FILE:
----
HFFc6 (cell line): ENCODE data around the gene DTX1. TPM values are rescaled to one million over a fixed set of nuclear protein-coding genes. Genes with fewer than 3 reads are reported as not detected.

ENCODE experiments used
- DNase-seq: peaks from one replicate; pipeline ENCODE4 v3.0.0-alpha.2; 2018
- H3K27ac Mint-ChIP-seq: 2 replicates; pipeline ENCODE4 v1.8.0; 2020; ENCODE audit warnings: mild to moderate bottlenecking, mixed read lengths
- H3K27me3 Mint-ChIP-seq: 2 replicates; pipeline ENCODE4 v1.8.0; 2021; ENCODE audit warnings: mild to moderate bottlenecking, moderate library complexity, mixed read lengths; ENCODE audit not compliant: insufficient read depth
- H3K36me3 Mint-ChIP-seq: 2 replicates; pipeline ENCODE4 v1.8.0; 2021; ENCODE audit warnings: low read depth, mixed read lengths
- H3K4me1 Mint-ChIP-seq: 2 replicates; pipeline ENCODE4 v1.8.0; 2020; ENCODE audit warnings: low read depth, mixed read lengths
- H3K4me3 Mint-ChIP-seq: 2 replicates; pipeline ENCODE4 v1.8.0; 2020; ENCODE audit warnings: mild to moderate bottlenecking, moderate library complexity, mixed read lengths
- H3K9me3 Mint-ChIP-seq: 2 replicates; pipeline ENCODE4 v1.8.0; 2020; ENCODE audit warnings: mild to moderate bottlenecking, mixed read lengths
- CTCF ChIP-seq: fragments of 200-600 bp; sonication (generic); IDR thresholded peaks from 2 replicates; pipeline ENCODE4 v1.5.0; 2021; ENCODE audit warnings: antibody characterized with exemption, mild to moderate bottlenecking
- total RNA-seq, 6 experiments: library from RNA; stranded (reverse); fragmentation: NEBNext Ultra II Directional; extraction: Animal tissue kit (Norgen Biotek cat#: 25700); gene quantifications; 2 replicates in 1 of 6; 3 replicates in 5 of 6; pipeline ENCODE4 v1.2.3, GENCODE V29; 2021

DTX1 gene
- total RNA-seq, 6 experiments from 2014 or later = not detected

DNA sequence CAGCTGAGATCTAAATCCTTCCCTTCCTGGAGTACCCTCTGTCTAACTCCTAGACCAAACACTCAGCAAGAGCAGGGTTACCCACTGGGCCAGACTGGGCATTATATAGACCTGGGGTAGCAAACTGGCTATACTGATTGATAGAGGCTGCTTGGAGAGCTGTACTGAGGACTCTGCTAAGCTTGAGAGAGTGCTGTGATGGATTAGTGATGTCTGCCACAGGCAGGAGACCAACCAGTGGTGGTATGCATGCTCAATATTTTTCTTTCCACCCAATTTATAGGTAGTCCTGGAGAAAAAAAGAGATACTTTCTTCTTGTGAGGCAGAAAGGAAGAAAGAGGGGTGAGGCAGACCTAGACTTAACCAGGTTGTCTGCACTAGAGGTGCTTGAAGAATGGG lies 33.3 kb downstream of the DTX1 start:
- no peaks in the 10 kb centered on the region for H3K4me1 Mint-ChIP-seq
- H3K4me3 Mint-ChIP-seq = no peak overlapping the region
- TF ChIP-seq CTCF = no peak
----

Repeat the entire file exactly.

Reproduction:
HFFc6 (cell line): ENCODE data around the gene DTX1. TPM values are rescaled to one million over a fixed set of nuclear protein-coding genes. Genes with fewer than 3 reads are reported as not detected.

ENCODE experiments used
- DNase-seq: peaks from one replicate; pipeline ENCODE4 v3.0.0-alpha.2; 2018
- H3K27ac Mint-ChIP-seq: 2 replicates; pipeline ENCODE4 v1.8.0; 2020; ENCODE audit warnings: mild to moderate bottlenecking, mixed read lengths
- H3K27me3 Mint-ChIP-seq: 2 replicates; pipeline ENCODE4 v1.8.0; 2021; ENCODE audit warnings: mild to moderate bottlenecking, moderate library complexity, mixed read lengths; ENCODE audit not compliant: insufficient read depth
- H3K36me3 Mint-ChIP-seq: 2 replicates; pipeline ENCODE4 v1.8.0; 2021; ENCODE audit warnings: low read depth, mixed read lengths
- H3K4me1 Mint-ChIP-seq: 2 replicates; pipeline ENCODE4 v1.8.0; 2020; ENCODE audit warnings: low read depth, mixed read lengths
- H3K4me3 Mint-ChIP-seq: 2 replicates; pipeline ENCODE4 v1.8.0; 2020; ENCODE audit warnings: mild to moderate bottlenecking, moderate library complexity, mixed read lengths
- H3K9me3 Mint-ChIP-seq: 2 replicates; pipeline ENCODE4 v1.8.0; 2020; ENCODE audit warnings: mild to moderate bottlenecking, mixed read lengths
- CTCF ChIP-seq: fragments of 200-600 bp; sonication (generic); IDR thresholded peaks from 2 replicates; pipeline ENCODE4 v1.5.0; 2021; ENCODE audit warnings: antibody characterized with exemption, mild to moderate bottlenecking
- total RNA-seq, 6 experiments: library from RNA; stranded (reverse); fragmentation: NEBNext Ultra II Directional; extraction: Animal tissue kit (Norgen Biotek cat#: 25700); gene quantifications; 2 replicates in 1 of 6; 3 replicates in 5 of 6; pipeline ENCODE4 v1.2.3, GENCODE V29; 2021

DTX1 gene
- total RNA-seq, 6 experiments from 2014 or later = not detected

DNA sequence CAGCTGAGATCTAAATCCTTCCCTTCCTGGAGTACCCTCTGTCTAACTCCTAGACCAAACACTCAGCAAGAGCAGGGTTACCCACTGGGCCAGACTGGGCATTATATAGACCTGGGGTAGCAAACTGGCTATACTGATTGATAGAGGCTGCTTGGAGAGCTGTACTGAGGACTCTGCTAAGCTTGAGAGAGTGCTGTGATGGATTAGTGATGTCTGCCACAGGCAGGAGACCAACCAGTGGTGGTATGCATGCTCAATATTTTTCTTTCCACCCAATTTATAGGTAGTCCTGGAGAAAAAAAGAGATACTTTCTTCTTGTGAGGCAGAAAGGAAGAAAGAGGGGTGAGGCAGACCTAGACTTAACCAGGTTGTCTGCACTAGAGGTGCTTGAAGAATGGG lies 33.3 kb downstream of the DTX1 start:
- no peaks in the 10 kb centered on the region for H3K4me1 Mint-ChIP-seq
- H3K4me3 Mint-ChIP-seq = no peak overlapping the region
- TF ChIP-seq CTCF = no peak